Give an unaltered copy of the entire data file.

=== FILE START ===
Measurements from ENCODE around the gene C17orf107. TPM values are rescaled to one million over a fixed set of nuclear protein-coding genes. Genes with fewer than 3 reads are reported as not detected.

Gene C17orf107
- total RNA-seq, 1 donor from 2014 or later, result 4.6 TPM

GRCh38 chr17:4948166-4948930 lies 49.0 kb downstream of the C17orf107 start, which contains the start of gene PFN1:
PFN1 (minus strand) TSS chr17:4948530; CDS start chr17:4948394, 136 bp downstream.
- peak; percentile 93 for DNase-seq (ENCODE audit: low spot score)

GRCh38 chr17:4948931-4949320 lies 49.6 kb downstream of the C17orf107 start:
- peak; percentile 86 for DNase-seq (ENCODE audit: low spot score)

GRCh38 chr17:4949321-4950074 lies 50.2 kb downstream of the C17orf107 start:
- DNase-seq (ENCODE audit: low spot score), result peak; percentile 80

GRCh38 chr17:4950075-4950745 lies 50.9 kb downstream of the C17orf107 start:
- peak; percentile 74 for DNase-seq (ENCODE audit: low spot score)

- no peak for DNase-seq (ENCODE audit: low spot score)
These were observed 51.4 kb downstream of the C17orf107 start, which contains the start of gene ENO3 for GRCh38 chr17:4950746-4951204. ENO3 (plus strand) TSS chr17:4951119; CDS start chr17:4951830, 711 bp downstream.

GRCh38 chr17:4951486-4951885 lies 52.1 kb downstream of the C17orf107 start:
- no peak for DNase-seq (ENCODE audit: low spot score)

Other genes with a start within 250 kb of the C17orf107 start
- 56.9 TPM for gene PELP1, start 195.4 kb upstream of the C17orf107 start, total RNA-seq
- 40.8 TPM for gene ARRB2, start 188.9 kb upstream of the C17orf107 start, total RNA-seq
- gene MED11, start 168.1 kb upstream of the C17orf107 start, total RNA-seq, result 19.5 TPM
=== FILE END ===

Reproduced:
Measurements from ENCODE around the gene C17orf107. TPM values are rescaled to one million over a fixed set of nuclear protein-coding genes. Genes with fewer than 3 reads are reported as not detected.

Gene C17orf107
- total RNA-seq, 1 donor from 2014 or later, result 4.6 TPM

GRCh38 chr17:4948166-4948930 lies 49.0 kb downstream of the C17orf107 start, which contains the start of gene PFN1:
PFN1 (minus strand) TSS chr17:4948530; CDS start chr17:4948394, 136 bp downstream.
- peak; percentile 93 for DNase-seq (ENCODE audit: low spot score)

GRCh38 chr17:4948931-4949320 lies 49.6 kb downstream of the C17orf107 start:
- peak; percentile 86 for DNase-seq (ENCODE audit: low spot score)

GRCh38 chr17:4949321-4950074 lies 50.2 kb downstream of the C17orf107 start:
- DNase-seq (ENCODE audit: low spot score), result peak; percentile 80

GRCh38 chr17:4950075-4950745 lies 50.9 kb downstream of the C17orf107 start:
- peak; percentile 74 for DNase-seq (ENCODE audit: low spot score)

- no peak for DNase-seq (ENCODE audit: low spot score)
These were observed 51.4 kb downstream of the C17orf107 start, which contains the start of gene ENO3 for GRCh38 chr17:4950746-4951204. ENO3 (plus strand) TSS chr17:4951119; CDS start chr17:4951830, 711 bp downstream.

GRCh38 chr17:4951486-4951885 lies 52.1 kb downstream of the C17orf107 start:
- no peak for DNase-seq (ENCODE audit: low spot score)

Other genes with a start within 250 kb of the C17orf107 start
- 56.9 TPM for gene PELP1, start 195.4 kb upstream of the C17orf107 start, total RNA-seq
- 40.8 TPM for gene ARRB2, start 188.9 kb upstream of the C17orf107 start, total RNA-seq
- gene MED11, start 168.1 kb upstream of the C17orf107 start, total RNA-seq, result 19.5 TPM